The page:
Arthur Bird (23 July 1856 – 22 December 1923) was an American composer, for many years resident in Germany. Born in Cambridge, Massachusetts, he studied in Europe and spent a year at Weimar with Franz Liszt. He composed a symphony, 3 orchestral suites; some works for wind instruments alone; some music for the ballet, and chamber music. He also composed for the harmonium.
Bird died in Berlin in 1923.
I did the "Second Oriental Sketch" on a whim, and I thought that it came out pretty well, so, here it is. :-) To be completely honest, I'm not sure if this for the organ or transcribed for the organ from a piano piece.
I don't believe that Bird was himself an organist, but the editor, Archer Gibson, was a very important one.
Archer Gibson (1875-1952) was instructor in organ and composition at the Peabody Conservatory of Music (the school I attended), and served as organist and choir-master of the First Presbyterian Church of Baltimore. He was also well-known as a composer.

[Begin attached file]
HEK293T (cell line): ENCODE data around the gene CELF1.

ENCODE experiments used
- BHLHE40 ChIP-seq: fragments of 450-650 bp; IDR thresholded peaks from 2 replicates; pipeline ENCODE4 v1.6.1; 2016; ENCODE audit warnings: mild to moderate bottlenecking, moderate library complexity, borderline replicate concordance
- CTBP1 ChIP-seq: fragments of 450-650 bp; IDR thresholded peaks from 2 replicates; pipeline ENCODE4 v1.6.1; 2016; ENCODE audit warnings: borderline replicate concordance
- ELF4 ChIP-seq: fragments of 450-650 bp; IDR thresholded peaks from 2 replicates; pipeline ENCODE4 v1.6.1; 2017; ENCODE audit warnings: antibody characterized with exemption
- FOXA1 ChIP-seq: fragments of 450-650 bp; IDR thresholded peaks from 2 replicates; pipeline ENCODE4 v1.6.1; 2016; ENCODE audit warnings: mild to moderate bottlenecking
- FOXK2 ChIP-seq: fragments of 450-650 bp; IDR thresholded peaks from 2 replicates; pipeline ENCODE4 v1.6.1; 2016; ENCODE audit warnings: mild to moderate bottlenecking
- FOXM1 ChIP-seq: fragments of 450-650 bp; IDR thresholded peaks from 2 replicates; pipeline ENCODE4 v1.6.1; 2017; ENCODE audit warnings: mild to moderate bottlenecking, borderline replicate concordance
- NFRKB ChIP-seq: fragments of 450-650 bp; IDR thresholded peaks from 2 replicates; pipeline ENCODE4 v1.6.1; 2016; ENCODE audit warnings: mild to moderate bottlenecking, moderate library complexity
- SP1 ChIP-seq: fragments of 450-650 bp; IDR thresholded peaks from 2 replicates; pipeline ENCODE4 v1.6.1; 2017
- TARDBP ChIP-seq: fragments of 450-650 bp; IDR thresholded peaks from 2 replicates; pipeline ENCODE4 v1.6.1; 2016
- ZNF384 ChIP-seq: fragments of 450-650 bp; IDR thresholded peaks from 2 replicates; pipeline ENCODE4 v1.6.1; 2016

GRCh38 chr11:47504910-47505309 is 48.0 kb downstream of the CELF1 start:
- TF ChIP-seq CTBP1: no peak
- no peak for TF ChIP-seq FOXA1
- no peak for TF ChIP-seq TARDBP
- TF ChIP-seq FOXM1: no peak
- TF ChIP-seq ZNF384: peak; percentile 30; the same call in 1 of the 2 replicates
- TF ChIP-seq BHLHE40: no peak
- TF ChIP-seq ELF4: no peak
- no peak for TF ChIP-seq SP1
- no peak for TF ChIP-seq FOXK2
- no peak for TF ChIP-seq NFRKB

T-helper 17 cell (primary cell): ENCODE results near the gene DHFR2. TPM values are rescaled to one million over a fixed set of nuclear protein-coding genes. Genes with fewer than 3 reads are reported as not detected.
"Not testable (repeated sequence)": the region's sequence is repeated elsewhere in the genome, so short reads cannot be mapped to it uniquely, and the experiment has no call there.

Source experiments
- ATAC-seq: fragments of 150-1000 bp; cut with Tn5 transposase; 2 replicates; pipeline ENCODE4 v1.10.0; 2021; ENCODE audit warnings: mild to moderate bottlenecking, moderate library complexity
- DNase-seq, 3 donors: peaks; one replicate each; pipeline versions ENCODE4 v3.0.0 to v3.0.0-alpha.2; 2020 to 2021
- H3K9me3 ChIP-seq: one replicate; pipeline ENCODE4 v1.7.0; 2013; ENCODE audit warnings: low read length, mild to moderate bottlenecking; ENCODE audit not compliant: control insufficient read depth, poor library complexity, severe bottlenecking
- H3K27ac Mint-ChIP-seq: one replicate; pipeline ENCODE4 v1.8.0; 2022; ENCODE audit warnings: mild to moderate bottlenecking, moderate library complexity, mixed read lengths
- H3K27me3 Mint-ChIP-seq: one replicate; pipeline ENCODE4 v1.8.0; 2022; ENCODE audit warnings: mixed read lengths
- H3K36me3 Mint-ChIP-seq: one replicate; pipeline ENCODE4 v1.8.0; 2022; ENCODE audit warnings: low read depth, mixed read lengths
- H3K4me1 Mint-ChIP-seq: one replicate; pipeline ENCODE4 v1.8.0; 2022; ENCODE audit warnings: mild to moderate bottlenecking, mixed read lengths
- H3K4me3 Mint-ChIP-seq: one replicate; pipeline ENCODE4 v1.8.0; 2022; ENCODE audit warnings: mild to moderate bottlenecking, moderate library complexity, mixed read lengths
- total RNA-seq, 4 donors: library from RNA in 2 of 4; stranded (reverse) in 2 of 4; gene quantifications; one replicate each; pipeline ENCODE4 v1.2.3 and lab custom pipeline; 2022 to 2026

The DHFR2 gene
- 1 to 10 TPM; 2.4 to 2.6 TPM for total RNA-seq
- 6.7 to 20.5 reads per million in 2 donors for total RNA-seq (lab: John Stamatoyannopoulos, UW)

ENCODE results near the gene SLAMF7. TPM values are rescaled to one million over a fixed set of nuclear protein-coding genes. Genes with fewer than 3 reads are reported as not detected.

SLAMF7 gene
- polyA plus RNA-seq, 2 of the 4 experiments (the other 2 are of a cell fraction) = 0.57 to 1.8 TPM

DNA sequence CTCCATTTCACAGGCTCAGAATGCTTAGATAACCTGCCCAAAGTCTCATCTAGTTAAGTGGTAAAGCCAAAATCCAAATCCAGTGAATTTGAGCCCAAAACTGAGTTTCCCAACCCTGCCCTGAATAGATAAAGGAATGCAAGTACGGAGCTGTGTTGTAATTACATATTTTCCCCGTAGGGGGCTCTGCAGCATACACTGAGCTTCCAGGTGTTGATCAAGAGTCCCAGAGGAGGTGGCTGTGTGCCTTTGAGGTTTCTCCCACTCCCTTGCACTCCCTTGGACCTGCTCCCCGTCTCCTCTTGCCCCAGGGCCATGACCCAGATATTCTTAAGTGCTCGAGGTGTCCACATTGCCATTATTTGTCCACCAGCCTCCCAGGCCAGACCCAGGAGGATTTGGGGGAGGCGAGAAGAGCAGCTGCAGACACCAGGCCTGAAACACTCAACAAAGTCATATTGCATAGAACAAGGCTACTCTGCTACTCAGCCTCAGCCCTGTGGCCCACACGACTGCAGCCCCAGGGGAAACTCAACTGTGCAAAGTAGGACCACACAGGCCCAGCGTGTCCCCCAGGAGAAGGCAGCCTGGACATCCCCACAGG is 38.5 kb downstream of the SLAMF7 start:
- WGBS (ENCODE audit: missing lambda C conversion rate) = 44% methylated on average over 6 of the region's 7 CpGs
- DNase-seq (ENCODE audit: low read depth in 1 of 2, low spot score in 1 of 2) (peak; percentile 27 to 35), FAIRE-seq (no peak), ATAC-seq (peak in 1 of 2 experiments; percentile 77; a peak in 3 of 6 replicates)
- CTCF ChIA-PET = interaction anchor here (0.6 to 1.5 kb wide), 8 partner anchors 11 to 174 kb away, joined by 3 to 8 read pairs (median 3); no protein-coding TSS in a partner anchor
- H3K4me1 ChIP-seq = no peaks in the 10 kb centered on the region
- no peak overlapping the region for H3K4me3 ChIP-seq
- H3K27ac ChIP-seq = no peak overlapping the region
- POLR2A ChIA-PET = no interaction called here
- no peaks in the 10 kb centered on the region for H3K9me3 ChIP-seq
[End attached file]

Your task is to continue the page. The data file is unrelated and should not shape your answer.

In 1901, Archer Gibson was appointed as choir-master and organist of the Brick Presbyterian Church in New York City, and served in this post for eight years. He was a fellow of the AGO exam, and was chairman of the Guild's first committee on console standardization.
In his time Archer Gibson ranked as one of the leading organists in the USA. During the first decades of the 20th century, when it was fashionable for millionaires to have organs in their homes, Gibson's unique talent made him indispensable to the VERY RICH, and he was paid by the hour, earning in the tens of thousands! ;-)
This piece is an interesting one, and sounds well on the Schulze. It's "eastern" to be sure, but you will need to decide to what degree you "feel the Orient" in this one!
All-in-all, I'd say this is a pretty "groovy piece," and I dedicate this to BaroqueDMX, who is a pretty groovy guy!
I hope you like it, Jim! :-)
The score is attached below, as well as photos of Arthur Bird, & two of Archer Gibson.